Saturday, February 7, 2009
With music by Paul McCartney
From Who Runs The World and The Real Obama
On July 15, 2000, Austin, Texas-based filmmaker Alex Jones and his cameraman, Mike Hanson, infiltrated the Grove and successfully made it out with documented evidence. With a hidden camera, Jones and Hanson were able to film the Cremation of Care ceremony. The footage was the centerpiece of Jones' documentary, Dark Secrets: Inside Bohemian Grove. Jones claimed that the Cremation of Care is an "ancient Canaanite, Luciferian, Babylon mystery religious ceremony," and that the owl statue is Moloch. The Grove and Jones' investigation were covered by Jon Ronson in Channel 4's four-part documentary, Secret Rulers of the World.
From 10 Records for the Thinking Hardcore Fan
Man Is The Bastard- Thoughtless (Gravity, 1995)
The influential but relatively low-profile Man Is The Bastard is often credited as the first band to play power violence, a guttural hybrid of grindcore and hardcore. As interpreted by bands like Spazz and Houston's own Knucklescraper, power violence is fun, almost comical, but on Thoughtless it is the vehicle for powerful expressions of unholy rage. The dark sound of MITB's unconventional instrumentation- two basses, no guitar- and the black-metal screech with which they augment the standard butch roar give the band an air of evil, but their lyrical content (including a selection from Allen Ginsberg's Howl on the terrifying eleven-minute dirge "Moloch") marks them as mere messengers of darkness- prophets of the bleak future guaranteed by the unchecked spread of industrial capitalism.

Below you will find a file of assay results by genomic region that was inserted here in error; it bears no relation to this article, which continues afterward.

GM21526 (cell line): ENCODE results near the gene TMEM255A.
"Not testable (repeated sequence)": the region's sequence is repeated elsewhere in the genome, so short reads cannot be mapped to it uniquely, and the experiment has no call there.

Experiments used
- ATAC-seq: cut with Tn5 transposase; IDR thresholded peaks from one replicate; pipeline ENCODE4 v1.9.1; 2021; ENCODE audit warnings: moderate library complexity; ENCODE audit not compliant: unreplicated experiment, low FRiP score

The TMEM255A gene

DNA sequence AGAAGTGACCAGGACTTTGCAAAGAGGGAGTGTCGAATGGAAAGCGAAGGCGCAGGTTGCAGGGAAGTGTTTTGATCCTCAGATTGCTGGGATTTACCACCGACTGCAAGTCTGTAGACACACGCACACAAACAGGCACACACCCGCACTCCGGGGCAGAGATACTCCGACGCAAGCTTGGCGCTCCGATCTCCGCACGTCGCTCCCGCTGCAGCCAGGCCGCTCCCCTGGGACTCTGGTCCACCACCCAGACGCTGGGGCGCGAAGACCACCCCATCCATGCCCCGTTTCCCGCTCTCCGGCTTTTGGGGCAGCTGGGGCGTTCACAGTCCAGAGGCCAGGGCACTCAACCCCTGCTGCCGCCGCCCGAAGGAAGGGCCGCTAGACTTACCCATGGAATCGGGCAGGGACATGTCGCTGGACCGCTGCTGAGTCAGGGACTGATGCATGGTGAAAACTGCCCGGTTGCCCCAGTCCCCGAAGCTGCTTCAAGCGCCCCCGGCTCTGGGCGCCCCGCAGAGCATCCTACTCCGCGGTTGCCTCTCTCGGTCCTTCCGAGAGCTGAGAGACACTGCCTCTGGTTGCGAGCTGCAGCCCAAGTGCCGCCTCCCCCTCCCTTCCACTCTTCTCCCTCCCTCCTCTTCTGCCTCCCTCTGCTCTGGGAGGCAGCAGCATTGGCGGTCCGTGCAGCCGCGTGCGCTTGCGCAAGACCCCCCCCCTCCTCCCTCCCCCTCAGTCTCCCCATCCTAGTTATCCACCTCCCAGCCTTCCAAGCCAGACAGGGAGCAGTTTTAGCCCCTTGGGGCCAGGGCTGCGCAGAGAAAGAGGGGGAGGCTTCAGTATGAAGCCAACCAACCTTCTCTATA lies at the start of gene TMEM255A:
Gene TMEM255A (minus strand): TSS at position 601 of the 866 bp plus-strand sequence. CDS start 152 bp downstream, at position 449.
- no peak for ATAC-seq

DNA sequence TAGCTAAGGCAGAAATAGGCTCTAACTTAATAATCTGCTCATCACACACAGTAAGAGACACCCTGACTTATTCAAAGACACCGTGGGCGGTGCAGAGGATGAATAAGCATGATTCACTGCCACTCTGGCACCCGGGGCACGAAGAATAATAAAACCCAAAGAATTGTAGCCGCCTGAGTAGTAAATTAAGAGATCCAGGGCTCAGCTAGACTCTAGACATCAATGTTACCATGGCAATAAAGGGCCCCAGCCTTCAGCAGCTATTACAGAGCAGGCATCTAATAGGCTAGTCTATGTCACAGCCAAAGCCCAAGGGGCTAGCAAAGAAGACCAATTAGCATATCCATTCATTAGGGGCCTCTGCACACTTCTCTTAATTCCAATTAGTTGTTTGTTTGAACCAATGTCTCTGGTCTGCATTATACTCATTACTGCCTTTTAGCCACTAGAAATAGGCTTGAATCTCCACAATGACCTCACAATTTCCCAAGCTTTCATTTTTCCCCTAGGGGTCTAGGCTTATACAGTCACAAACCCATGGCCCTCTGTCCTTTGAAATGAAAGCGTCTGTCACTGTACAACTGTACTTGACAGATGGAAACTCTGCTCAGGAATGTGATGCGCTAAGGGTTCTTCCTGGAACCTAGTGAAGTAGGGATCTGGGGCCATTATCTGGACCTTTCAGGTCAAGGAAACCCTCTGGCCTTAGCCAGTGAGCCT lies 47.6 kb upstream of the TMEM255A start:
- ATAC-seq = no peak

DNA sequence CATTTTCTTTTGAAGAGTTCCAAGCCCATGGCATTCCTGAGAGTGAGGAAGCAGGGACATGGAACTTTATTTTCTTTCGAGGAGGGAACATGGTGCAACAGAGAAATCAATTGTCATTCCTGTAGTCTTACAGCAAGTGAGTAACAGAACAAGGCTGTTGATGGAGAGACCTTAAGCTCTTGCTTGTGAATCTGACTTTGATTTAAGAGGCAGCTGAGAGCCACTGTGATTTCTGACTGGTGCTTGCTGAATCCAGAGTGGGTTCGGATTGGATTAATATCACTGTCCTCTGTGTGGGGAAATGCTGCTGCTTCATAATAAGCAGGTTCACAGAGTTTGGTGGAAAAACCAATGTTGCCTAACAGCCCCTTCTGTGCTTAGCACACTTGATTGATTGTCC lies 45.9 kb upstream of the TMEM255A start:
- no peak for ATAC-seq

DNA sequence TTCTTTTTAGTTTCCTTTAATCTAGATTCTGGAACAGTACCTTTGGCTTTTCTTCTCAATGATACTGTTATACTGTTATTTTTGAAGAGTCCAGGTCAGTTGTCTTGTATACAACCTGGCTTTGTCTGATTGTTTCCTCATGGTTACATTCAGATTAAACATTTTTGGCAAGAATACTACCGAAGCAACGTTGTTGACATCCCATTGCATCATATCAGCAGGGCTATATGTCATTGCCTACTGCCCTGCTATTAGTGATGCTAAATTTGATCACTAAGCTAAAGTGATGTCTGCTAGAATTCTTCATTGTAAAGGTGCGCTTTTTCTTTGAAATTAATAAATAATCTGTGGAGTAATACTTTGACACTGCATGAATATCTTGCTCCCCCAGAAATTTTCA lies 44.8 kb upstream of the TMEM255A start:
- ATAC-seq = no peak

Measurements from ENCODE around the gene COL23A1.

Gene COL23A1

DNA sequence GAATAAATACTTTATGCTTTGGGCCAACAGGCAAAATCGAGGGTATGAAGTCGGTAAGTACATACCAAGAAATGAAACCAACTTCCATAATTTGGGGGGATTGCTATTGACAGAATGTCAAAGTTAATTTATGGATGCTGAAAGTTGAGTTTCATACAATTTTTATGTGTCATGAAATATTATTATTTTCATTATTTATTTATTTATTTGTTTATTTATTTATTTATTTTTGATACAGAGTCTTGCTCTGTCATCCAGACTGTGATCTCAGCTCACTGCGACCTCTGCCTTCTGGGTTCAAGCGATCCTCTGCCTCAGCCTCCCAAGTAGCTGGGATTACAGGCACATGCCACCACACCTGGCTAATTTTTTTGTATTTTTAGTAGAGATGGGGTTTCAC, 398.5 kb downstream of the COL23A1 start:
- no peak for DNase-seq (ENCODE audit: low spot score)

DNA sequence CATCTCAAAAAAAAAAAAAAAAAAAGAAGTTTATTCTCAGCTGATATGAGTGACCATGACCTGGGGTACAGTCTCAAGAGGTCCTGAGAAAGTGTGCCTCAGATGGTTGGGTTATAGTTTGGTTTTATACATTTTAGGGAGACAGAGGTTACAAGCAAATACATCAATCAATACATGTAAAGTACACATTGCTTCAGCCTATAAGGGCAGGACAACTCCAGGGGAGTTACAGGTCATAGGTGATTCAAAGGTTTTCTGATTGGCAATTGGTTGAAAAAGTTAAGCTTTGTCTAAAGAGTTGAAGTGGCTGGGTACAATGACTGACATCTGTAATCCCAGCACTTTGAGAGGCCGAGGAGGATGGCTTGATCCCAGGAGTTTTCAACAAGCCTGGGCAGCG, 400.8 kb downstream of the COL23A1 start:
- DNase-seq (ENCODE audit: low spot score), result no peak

Allen Ginsberg reading from 'Howl'
From Dear America - How Allen Ginsberg's letters were an extension of his poetry
Ginsberg was much more polarizing than most poets, even most avant-garde poets, because he did not see himself as simply an artist. While he was very learned about English literature—not for nothing was he a favorite student of Lionel Trilling and Mark Van Doren at Columbia in the 1940s—he did not want his writing to be approached with the discriminating, hypothetical intelligence we ordinarily bring to literature. His writing was, instead, a kind of speech, directed not to the “poetry reader” but to the whole mind and soul. He was a prophet who used verse to chastise and exhort his people, as in the famous lines from “Howl”:
Moloch whose love is endless oil and stone! Moloch whose soul is electricity and banks! Moloch whose poverty is the specter of genius! Moloch whose fate is a cloud of sexless hydrogen! Moloch whose name is the mind!
When he chose to call 1950s America by the name of the evil god to whom the Canaanites sacrificed their children, Ginsberg deliberately claimed for himself the mantle of the Hebrew prophets. The message he delivered to his Cold War generation is exactly the one that Amos gave the Israelites:
I hate, I despise your feast days, and I will not smell in your solemn assemblies. Though ye offer me burnt offerings and your meat offerings, I will not accept them: neither will I regard the peace offerings of your fat beasts. Take thou away from me the noise of thy songs; for I will not hear the melody of thy viols. But let judgment run down as waters, and righteousness as a mighty stream. Have ye offered unto me sacrifices and offerings in the wilderness forty years, O house of Israel? But ye have borne the tabernacle of your Moloch and Chiun your images, the star of your god, which ye made to yourselves.